We deduce an eternal God as the best explanation for explaining how the universe came into being, why it’s designed (fine-tuning), etc.

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        2. Actually, if you think about it rationally, you need either a God Who has always existed or a universe that has always existed in order to explain our existence.

          That’s a related issue to the Leibniz Contingency Argument that was partly, but significantly, instrumental in my own conversion from atheism.

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  9. While it is true that there are SOME sci fi writers who were atheists, anti-theists or agnostic (e.g., Isaac Asimov, Gene Roddenberry, Arthur C. Clarke, Robert Heinlein, etc.),

    There are a lot of sci-fi/fantasy authors who were Christians (e.g., C. S. Lewis especially Space Trilogy, Madeleine L’Engle) who were exploring Christian themes.

    I was explaining to my almost 10 year old why my wife and I both really enjoy science fiction as a genre in books and in movies.

    Sure, some of it is an escape or entertainment, but some of it is also that science fiction can be a thought exercise or metaphor for life or maybe even a STEM-oriented utopic future.

    I was explaining for instance, that it was a faux pas in Japan to discuss Japan’s aggression in World War 2 or about why America dropped atomic bombs. Godzilla became a bit of a metaphor to discuss how bad actions resulted in a nuclear monster and also began to ask the morality of using nuclear weapons.

    It’s a bit difficult to talk about racial tensions — but then you can analogize (i.e., It’s a PARABLE!) with tensions between aliens on different planets.

    And it’s not uncommon to think about the implications of science in science fiction and ask bigger questions, like purpose or morality or things like that — things that science cannot answer. Even addressing issues that were beginning to be raised.

    I was in my later teens and about to head off to college when Star Trek: The Next Generation came out. The entire arc of Data’s character (a cyborg desperately trying to be human) was asking the question “What does it mean to be human? What is a human?”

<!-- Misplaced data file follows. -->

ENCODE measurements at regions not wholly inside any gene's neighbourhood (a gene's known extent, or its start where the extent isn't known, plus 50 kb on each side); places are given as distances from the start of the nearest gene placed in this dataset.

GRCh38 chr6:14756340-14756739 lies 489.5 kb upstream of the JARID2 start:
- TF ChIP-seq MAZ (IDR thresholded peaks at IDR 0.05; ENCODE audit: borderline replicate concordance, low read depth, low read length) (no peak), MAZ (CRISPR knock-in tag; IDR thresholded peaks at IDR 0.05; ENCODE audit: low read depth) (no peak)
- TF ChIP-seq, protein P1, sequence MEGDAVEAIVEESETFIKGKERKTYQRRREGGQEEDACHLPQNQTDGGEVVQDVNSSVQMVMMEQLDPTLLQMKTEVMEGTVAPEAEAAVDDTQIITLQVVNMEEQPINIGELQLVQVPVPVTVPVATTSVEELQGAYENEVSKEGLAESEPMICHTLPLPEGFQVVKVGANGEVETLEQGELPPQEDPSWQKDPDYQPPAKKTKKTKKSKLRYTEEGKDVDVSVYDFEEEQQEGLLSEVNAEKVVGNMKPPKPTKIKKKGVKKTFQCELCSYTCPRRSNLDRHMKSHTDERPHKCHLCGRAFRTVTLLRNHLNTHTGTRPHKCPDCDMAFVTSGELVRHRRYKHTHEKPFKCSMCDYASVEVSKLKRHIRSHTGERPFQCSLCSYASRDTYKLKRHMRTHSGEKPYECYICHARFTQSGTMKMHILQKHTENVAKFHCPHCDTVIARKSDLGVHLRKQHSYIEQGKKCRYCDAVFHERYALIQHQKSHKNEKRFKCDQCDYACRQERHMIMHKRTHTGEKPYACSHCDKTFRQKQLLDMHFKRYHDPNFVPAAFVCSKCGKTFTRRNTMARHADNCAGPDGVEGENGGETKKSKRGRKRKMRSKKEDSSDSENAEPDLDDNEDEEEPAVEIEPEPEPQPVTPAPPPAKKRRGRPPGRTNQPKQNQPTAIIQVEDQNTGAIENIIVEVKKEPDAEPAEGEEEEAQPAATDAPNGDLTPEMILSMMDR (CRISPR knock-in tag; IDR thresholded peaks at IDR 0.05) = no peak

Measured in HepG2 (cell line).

In S1E26 “The Neutral Zone,” three individuals of the 20th century were put in cryostasis due to various incurable diseases and were “woken” up in the 24th century. (“In real life,” we were thinking we were getting close(r) to cryostasis.) Surprisingly, they teased out a few interesting questions.

    “What if everyone you knew had passed on and you had no family or friends?”
    “How do you find purpose?”
    “How do you connect now?”
    and so on.

    I forget the exact series (it wasn’t a notable author or well-known book) but one sci-fi author explored the idea of “shipping various groups of people to various planets.”

    Like people who loved GOVERNMENT/bureaucracy/policies went to one planet.
    People in the military or were pro-order (like police) went to Jupiter.
    A bunch of scientist and engineer types were assigned another planet.

    What would each planet look like if it had a chance to develop? (Sure, there’s lots of stereotypes of tropes.)

    But it was an intriguing thought exercise. I think the author made the point how we can’t just be among our own “people” and how we do need other groups. Well, maybe minus bureaucrats (the author definitely had a thing against bureaucracy) ;)

    (I actually make it a habit in watching Christian movies to think about this topic, so let me offer–)

    In my humble opinion, apart from didactic presentations, Christians would do well to learn from (at least) three genres:

    1/ History – you’ve hit on these WK, like war movies and so on
    2/ Biographies -> Biopics

    While mostly factual, Luther (2003, Joseph Fiennes as Martin Luther) wasn’t a bad movie.

    I liked Amazing Grace (2006) (William Wilberforce).

    I enjoyed I Can Only Imagine (2018) (Bart Millard) (not overly apologetic, but was a poignant story about forgiveness and whether a person could truly change)

    The Case for Christ (2017) (Lee Strobel), I know was poorly reviewed by secular media, but it wasn’t as bad as the critical reviews.

    There are many interesting stories — like PLEASE MAKE A BIOPIC about the late Stephen Lungu! Or maybe Thomas and Jutte Gerendas. Or maybe our buddy J. Warner Wallace will allow his story to become a biopic.

    3/ I’ve thought that it would be an interesting way to explore issues in apologetics and other (e.g., existential, etc.) issues through science fiction and good story telling.

    It’s kind of a fresh way to think about either new or old questions or even re-envision various things.